Publication details [#61189]

Publication type
Article in book
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John Benjamins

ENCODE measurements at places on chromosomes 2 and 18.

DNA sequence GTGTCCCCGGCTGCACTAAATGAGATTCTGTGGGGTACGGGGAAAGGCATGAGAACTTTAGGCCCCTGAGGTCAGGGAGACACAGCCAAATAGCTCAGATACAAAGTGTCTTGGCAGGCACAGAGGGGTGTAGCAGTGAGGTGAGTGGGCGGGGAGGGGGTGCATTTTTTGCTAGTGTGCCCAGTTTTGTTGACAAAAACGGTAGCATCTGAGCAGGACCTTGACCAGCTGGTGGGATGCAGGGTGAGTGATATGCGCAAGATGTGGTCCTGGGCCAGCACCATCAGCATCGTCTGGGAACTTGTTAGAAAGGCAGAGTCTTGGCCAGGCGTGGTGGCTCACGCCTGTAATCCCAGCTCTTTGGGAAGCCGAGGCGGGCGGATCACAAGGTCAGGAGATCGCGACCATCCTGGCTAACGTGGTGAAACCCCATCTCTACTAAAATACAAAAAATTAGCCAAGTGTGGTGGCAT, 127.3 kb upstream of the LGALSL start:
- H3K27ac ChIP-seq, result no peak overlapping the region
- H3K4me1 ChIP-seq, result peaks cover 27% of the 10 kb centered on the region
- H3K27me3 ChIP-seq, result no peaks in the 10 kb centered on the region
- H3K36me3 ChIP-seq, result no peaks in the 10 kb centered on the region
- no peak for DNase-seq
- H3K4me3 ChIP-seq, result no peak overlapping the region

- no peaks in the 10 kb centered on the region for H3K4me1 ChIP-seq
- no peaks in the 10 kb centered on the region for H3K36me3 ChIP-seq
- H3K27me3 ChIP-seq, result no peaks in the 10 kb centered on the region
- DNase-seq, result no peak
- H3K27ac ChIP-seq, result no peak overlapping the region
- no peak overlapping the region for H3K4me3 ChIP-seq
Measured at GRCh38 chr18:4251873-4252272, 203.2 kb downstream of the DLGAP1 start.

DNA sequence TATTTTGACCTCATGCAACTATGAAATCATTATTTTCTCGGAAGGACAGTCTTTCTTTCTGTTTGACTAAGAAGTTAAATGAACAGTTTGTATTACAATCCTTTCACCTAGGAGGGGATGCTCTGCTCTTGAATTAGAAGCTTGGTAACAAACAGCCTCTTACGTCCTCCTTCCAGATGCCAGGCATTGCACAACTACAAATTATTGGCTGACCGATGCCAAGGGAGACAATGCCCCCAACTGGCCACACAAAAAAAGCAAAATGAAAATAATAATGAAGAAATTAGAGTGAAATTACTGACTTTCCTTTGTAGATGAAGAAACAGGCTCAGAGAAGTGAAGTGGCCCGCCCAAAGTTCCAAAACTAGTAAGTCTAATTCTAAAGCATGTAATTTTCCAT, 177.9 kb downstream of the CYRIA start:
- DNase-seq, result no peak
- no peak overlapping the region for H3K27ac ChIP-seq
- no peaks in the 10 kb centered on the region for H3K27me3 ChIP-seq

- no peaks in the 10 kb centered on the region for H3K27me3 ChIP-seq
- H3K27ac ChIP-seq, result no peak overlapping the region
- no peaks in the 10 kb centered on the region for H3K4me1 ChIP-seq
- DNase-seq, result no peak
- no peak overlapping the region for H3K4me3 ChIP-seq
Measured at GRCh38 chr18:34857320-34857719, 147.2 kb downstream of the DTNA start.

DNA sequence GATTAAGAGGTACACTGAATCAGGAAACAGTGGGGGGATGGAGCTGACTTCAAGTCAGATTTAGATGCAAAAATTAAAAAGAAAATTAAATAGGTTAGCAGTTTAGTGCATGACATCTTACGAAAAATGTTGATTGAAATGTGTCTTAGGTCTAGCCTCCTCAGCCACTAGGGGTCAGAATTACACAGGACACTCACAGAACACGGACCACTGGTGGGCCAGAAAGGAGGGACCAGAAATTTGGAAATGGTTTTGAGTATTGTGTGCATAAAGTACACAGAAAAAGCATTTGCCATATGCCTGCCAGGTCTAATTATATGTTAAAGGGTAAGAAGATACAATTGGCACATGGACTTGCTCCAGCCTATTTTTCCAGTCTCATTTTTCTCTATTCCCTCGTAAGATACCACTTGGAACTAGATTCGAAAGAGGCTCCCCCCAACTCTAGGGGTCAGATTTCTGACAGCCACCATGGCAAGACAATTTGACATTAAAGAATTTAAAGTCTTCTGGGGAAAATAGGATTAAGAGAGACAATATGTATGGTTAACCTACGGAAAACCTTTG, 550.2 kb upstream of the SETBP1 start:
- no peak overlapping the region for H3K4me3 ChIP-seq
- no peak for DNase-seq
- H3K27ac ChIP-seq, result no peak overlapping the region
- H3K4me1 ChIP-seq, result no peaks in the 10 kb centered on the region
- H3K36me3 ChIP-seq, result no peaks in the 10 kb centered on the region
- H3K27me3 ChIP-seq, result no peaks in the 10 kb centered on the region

Developmental dyslexia is one of the most extensively researched and best-known developmental cognitive disorders. It is a specific cognitive disorder, with neurobiological and genetic traces. It is typically associated with phonological processing impairment leading to below-standard print processing – inaccurate and/or nonfluent and slow decoding (reading) as well as incorrect encoding (spelling) – much less skilful and proficient than would be expected of children at a given age (Hulme and Snowling 2009). Contrary to common belief dyslexia is perceived as a delay in reading and spelling development and should be viewed as a dimensional rather than a categorical phenomenon. It means that children with dyslexia, who encounter reading difficulties of varying degrees, are situated at the bottom end of the continuum of normal variation in the reading skill in the population (Hulme and Snowling 2009). Evidence shows that children tend to learn to read more rapidly in languages with more transparent orthographies than in opaque orthographic scripts such as English – greater consistency of grapheme-phoneme correspondences facilitates the rate of reading skill acquisition (Caravolas, Bruck, and Genessee 2003). there are universal cognitive prerequisites for learning to read and equivalent predictors of growth in reading operating across all alphabetic orthographies (e.g. Caravolas, Volin, and Hulme 2005; Caravolas et al. 2012, 2013; Ziegler et al. 2010). Research findings show that the more transparent the orthography of a given language is (e.g., Italian, Spanish, or Greek in contrast to English or French), the less pronounced the reading difficulties encountered by individuals with dyslexia are (de Jong and van der Leij 2003; Goswami 2000; Lundberg 2002; Miles 2000). Phoneme awareness tends to predict reading and spelling skills equally across languages with more and less transparent orthographies (e.g., Caravolas, Volin, and Hulme 2005; Patel, Snowling, and de Jong 2004; Caravolas et al. 2012, 2013). Impaired fluency and speed in word identification, which can lead to text processing difficulties resulting in poorer reading comprehension, are claimed to be the key markers for dyslexia in such languages (Snowling 2001; Vellutino et al. 2004). Still, even in highly transparent and regular orthographies several potential areas of difficulty for students with dyslexia might be enumerated. The study of dyslexia in Chinese, a logographic language, is relatively new and rather inconclusive. Ho, Law and Ng (2000) suggest that Chinese dyslexic children, similar to their alphabetic counterparts, experience problems in processing phonological information. Hu et al. (2010) in their functional magnetic resonance imaging study demonstrated that despite different brain activation patterns in Chinese and English normal readers, there tends to be a common activation in Chinese and English dyslexics. These findings seem to support the hypothesis of a common neural basis for dyslexia across languages and orthographies (Elliot and Grigorenko 2014). Also, Chinese dyslexic children learning English as a second language (ESL) tend to show low-grade phonological processing in both languages (Ho and Fong 2005). Phonological processing impairments causing dyslexia in L1 may similarly impede the acquisition of the reading and spelling skills in L2. It is crucial to differentiate between the phenomena that could be characterised as common, regular problems related to L2 acquisition and true warning signs of reading impairment as well as to observe whether the signs of dyslexic reading difficulty prevail in L1 and L2 alike (Geva 2000). In addition to examining phonological processing abilities and rapid basic reading skills, the recommended approach to an assessment towards dyslexia in a bilingual context would involve searching for a gap between listening and reading skills in L2. More research investigating dyslexia in bilingual and multilingual contexts is needed. Early identification of dyslexic literacy difficulties across languages as well as the provision of differentiated classroom instruction and specialised intervention programmes is highly recommended in the context of native, second and foreign language learning (Kormos and Kontra 2008; Kormos and Smith 2012; Martin 2013; Nijakowska 2010; Peer and Reid 2000, 2016). In light of the current knowledge of dyslexia, causality should be treated more as probability rather than certainty. The complex, multifaceted nature of dyslexia necessarily requires a multilevel description and an explanation involving biological, cognitive, and behavioural levels, with environmental impact operating at each of them (Frith 1999). The direction of the hypothesised causal links between the levels is both from the biological through the cognitive (related to mind and mental processes) to the behavioural levels and backwards. A contemporary coherent explanatory model or theory of dyslexia needs to address all three levels – biological (brain-based), cognitive, and behavioural – appropriately recognising the relations and indicating the causal links between these separate levels of explanation (Nicolson 2001). The dominant explanation of dyslexic reading difficulties at the cognitive level is provided by the phonological deficit hypothesis (Ramus et al. 2003; Vellutino et al. 2004). According to the phonological coding deficit hypothesis, individuals with dyslexia face disturbance in the encoding, storage and/or retrieval of speech sounds. Relatively transparent orthographies, offering more consistent letter to sound relations, facilitate the discovery of phonemes, and, hence, also facilitate reading skill acquisition and reading practice, which in turn allows to more successfully specify phoneme-level representations, despite phonological processing difficulties encountered by children with dyslexia. Multiple types of experimental studies have been conducted to verify the assumptions of the phonological deficit hypothesis. These studies have gathered strong and converging evidence in support of the core phonological deficit in dyslexia. Still, some scholars undermine poor phonological coding as an exclusive and primary cause of dyslexia. A phonological processing deficit and a naming speed deficit constitute two independent underlying causes of dyslexic difficulties as assumed by the double-deficit hypothesis(DDH) (e.g., Lovett, Steinbach, and Frijters, 2000; Wolf and Bowers 1999). Since the evidence to date is mixed (for a review see Elliott and Grigorenko 2014), there is a need to collect a sufficient amount of research findings supporting the DDH, in particular with regard to the claimed independence of dyslexics’ naming speed skills and phonological processing skills and their respective roles in explaining dyslexic reading difficulties. Low-level sensory processing impairment theories such as the temporal auditory processing theory (Tallal 1980) and the magnocellular theory (Stein 2001) aim to elucidate more basic (and less reading-specific) causes of dyslexics’ reading difficulty. They refer to the faulty processing of rapidly changing, transient auditory and visual stimuli, respectively. These deficits are claimed to originate from the neurobiological underpinnings of language processing and to constitute the underlying cause of the phonological deficit, i.e., the ultimate basis for dyslexia. The auditory temporal processing deficit (a difficulty in processing short sounds and fast transitions; the inability to discriminate between certain phonemic contrasts, e.g., /ba/ and /da/) is claimed to hinder speech perception, thus causing the phonological deficit, which in turn leads to dyslexic problems (Tallal 1980). Some researchers claim that dyslexics’ auditory difficulties are insufficiently explained by the temporal auditory processing theory and suggest that the auditory deficit also involves a poor use of prosodic clues, a poor perception of speech rhythm, tempo, and stress (Goswami et al. 2013). All in all, low-level sensory processing impairments are generally considered not to be the cause of the phonological deficit in dyslexia (White et al. 2006; Ramus, White, and Frith, 2006). The automatization deficit hypothesis constitutes a cognitive level explanation of dyslexia and is traced back to an underlying cerebellar deficit (biological level) (Fawcett and Nicolson 2001, 2004; Nicolson and Fawcett 2008). It states that children with dyslexia find it notably difficult to automatize any motor or cognitive skill, regardless of the time and effort they invest in practice. This statement holds true for reading but would also explain dyslexics’ poor handwriting and their articulation. However, research evidence concerning the automatization deficit hypothesis (directly linked to the cerebellar deficit) is mixed and inconclusive, for instance Savage’s (2007) findings show that the cerebellar deficit is not specific to dyslexia. Biological level explanations of dyslexia are based on abnormalities in the brain anatomical structure and function, which could be the cause of dyslexia. According to Nicolson and Fawcett (2008), dyslexics’ reading difficulties can be explained by a cerebellar deficit in the brain. The above-mentioned puzzling range of anatomical differences between dyslexic and non-dyslexic brains confirms the complexity of the underlying neuroanatomical basis of dyslexia and indicates the existence of its several possible neuroanatomical substrates. However, the functional significance of these structural brain differences in dyslexic and non-dyslexic individuals requires further decent explanation. Functional brain imaging studies aim at identifying, registering, evaluating, characterising and then comparing brain function during reading and reading-related tasks in typical and dyslexic readers (e.g., Richards 2001; Temple 2002) in terms of place and/or time. The vast majority of functional imaging studies in dyslexia research fall back on the premises of the dominant cognitive level explanation of dyslexia, namely, the phonological deficit hypothesis. Generally, findings of the functional imaging studies tend to support the claim that brain activation patterns during reading tasks in dyslexics differ from non-dyslexic controls, which seems to be compatible with cognitive test results (e.g., Tanaka et al. 2011). More importantly, these findings also show that the differences are found especially with regard to the left posterior brain systems. Finally, we learn from functional imaging studies that, subsequent to systematic and specialised educational interventions, a considerable and consistent improvement in reading skills is accompanied by a significant functional reorganisation and change in the activated brain structures. Appropriate instructional practices and educational interventions not only play a vital role in causing successful reading in dyslexics but also in modifying dyslexia-specific brain activation patterns to become more typical, resembling patterns usually demonstrated by high-achieving readers. The fact that dyslexia tends to run in families was first reported at the turn of the last century, and since then converging research findings have accumulated in support of considerable heritability of dyslexia (Byrne et al. 2007; DeFries, Fulker and LaBuda 1987). Importantly though, the genetic risk for dyslexia cannot be considered to be deterministic in nature, due to the interplay between genes and the environment. In all likelihood it is the combination of the influence of many genes with a small effect and the environmental input that determines the risk of inheriting dyslexia (Galaburda et al. 2006; Ramus 2006). The scale and scope of research devoted to discovering the underlying cause of dyslexia is impressive. Clearly, a comprehensive causal theory of dyslexia, embracing, explaining and finding a single explanatory framework for the huge bulk of scientific findings, remains a future endeavour.